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The Art of Distraction

In truth, we all suffer from attention deficit disorder - that's the truth.

Our spouse is telling us about their day at work and instead of giving our full attention to them, we find ourselves lost in thought.

We are at the grocery store and instead of attending to finding the groceries on our list, we find ourselves looking at items that we said we wanted to abstain from.

We ask our child to do something and instead of making sure they follow through with the request, we find ourselves checking our phone, email or starting a load of laundry.

Guy Finley, a truth teacher, spoke recently about honesty, and the absolute necessity of us to be honest with and about ourselves.

We have to be honest, as parents, to admit that most often we are consistently distracted from actually parenting our kids in a right and helpful way. When we ask a child to do something and then get distracted from making sure that they follow through with the request they were given, what that child learns from that distracted parenting is that a higher (parental) authority means nothing. They actually learn that they alone are their own authority and they need not take direction from anyone.

Consider that very idea when your child becomes an adult and enters the work environment. Will they have a difficult time taking instruction from their department head if they believe they are their own authority?

...Or what about entering into a relationship with a partner? Will they have a difficult time when their partner asks something of them if they believe they are the center of their own universe?

The honest truth is that when we want something from another, whether from our job (a paycheck) or a partner (love and attention), we will do what is asked of us in fear that what we want from them might be taken away from us. That is something we must admit to see in ourselves - that most all of our relationships are based in how they can serve "us" and our "wants." That in truth, we really don't want to listen to anyone except ourselves, but we do because of what we want from them.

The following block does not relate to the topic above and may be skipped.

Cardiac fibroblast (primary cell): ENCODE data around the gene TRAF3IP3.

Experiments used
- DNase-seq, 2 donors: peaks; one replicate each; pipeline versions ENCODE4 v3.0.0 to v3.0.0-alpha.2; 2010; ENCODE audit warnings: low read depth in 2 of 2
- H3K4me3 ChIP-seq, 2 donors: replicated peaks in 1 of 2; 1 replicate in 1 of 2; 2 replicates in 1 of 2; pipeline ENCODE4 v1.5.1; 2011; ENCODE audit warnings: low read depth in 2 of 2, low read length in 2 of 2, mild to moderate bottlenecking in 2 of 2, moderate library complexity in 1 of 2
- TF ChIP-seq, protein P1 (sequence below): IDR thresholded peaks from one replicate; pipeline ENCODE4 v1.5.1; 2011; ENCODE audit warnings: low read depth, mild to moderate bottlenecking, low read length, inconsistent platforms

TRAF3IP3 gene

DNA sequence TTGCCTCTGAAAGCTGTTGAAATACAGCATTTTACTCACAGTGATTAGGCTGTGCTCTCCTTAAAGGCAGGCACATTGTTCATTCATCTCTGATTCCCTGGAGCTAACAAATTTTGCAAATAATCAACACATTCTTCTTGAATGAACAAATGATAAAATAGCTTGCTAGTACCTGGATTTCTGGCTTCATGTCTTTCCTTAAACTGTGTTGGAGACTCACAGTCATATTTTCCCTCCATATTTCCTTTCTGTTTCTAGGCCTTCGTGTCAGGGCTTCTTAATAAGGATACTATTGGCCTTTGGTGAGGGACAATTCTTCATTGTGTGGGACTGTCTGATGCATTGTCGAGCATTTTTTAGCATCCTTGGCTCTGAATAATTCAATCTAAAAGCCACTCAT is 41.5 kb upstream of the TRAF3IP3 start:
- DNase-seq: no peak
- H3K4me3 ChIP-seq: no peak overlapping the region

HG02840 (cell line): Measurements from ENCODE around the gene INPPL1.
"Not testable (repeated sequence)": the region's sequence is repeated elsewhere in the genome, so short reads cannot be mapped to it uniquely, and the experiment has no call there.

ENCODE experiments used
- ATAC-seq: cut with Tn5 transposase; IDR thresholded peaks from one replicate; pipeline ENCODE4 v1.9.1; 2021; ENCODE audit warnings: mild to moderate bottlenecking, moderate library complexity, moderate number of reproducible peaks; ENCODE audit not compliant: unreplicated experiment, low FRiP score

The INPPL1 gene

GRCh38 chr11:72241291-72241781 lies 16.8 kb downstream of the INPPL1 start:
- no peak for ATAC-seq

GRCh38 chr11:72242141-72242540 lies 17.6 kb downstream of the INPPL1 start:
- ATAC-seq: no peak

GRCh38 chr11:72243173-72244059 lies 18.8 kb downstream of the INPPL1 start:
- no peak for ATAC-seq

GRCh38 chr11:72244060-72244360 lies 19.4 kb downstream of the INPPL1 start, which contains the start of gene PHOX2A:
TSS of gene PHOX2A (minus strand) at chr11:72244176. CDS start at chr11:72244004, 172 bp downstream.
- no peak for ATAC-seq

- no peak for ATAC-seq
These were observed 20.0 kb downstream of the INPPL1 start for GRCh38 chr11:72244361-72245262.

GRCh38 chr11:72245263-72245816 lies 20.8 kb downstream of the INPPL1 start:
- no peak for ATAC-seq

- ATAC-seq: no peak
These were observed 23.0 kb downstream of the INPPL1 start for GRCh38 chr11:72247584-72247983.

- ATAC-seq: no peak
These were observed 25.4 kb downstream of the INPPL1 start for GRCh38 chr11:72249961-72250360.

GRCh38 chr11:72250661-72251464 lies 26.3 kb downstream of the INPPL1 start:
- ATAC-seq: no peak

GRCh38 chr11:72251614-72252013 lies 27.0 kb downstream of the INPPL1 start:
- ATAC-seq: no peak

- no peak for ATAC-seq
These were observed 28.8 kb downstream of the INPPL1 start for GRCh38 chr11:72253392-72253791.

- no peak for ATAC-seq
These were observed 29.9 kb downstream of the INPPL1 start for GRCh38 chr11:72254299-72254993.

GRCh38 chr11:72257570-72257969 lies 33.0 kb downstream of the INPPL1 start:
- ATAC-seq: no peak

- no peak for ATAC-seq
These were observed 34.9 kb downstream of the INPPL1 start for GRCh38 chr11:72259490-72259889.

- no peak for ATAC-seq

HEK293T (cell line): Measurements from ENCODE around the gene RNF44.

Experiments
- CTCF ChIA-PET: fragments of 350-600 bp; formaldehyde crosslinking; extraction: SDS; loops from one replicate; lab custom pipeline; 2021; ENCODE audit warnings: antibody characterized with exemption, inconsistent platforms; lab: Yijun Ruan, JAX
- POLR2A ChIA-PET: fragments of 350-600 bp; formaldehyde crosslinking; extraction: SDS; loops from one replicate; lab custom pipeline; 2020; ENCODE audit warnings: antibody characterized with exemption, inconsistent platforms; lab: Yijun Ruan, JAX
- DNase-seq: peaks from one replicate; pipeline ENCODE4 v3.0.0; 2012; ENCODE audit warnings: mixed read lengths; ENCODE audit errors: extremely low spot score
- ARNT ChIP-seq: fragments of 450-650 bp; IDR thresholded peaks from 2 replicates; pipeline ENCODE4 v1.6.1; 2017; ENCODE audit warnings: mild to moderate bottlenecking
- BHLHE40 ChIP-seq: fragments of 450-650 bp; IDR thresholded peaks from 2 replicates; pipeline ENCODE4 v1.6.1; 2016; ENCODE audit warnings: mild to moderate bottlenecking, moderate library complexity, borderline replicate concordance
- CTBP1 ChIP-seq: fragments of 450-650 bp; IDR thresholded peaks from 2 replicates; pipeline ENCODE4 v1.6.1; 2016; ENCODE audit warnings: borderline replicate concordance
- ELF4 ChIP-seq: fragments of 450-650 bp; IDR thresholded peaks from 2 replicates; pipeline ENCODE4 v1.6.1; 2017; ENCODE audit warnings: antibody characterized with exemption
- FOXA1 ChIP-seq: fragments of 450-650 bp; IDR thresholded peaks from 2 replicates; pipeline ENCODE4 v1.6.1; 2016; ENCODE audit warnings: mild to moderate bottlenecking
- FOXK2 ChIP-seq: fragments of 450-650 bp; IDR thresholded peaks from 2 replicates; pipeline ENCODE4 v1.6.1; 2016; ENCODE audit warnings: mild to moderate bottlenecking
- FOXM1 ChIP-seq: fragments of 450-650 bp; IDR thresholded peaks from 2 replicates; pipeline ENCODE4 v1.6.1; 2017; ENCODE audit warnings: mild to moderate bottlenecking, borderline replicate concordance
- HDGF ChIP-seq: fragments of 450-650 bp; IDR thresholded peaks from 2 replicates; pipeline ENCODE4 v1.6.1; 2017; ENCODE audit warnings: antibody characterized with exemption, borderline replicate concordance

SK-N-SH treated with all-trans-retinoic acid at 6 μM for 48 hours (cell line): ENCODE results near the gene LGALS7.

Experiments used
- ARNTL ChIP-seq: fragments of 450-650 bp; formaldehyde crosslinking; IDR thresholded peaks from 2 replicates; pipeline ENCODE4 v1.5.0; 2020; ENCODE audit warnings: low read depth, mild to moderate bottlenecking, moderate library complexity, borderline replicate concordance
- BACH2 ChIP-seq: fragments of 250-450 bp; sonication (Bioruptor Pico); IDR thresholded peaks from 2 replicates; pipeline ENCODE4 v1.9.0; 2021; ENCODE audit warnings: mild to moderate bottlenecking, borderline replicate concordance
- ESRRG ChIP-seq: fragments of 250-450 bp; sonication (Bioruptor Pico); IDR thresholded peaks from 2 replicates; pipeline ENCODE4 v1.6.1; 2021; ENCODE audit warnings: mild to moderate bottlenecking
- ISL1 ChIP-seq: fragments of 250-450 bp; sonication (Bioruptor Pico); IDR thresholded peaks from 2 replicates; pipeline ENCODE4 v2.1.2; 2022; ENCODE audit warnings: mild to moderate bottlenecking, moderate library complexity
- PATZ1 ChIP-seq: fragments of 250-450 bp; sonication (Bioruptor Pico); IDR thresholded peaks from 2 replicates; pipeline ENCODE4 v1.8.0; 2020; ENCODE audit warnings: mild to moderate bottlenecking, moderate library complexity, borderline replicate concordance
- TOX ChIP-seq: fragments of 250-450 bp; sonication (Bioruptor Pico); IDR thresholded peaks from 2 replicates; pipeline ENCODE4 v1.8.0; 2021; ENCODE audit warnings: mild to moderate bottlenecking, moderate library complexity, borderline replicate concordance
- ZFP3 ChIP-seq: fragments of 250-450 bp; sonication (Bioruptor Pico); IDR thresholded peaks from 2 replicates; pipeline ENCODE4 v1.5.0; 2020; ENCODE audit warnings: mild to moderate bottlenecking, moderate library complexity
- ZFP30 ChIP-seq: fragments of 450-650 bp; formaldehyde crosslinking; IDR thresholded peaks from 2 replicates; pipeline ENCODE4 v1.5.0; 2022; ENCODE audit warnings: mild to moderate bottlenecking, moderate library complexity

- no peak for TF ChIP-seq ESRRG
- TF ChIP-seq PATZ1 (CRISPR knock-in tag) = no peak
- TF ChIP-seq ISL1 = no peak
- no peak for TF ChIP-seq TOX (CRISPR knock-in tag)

That is a difficult thing to admit for sure - but it is an admission that must be made.

By fully attending and making sure our children follow through with what is asked of them, we set the stage for them not only in becoming responsible adults, but also in laying the groundwork necessary to receive guidance in the moment from a higher consciousness. When a person believes they are their own authority, there is no room for anything higher, which ultimately means there is no point to their life at all.

There is a part of us that is constantly pushing and prodding us to move onto the next thing, instead of just remaining in the present moment and attending to that.

We must slow ourselves down, no matter how much we believe is on our plate. What we find, if we attend to things properly in the present moment, is that time ceases to exist the way we believe it exists. We are able to take care of the things that we need to take care of because we are aligned properly within ourselves, so there is never a need to rush through or push through anything. We then are helpful and not harmful to the loved ones around us.

We need not condemn ourselves when we see how we were distracted and taken away from the moment and didn't follow through with our child. We just need to see it and then start over. Agreeing to see it, is agreeing to be fully honest with ourselves, and that honesty is what changes things for us.

The most helpful thing I can add here is to work to see if you can hear a voice inside you that claims you need to be doing something else other than attending to the moment at hand. Work to feel the pressure inside yourself because that pressure is what pushes and prods us into the next thing and the next...

Photo by Sergiu Vălenaș on Unsplash

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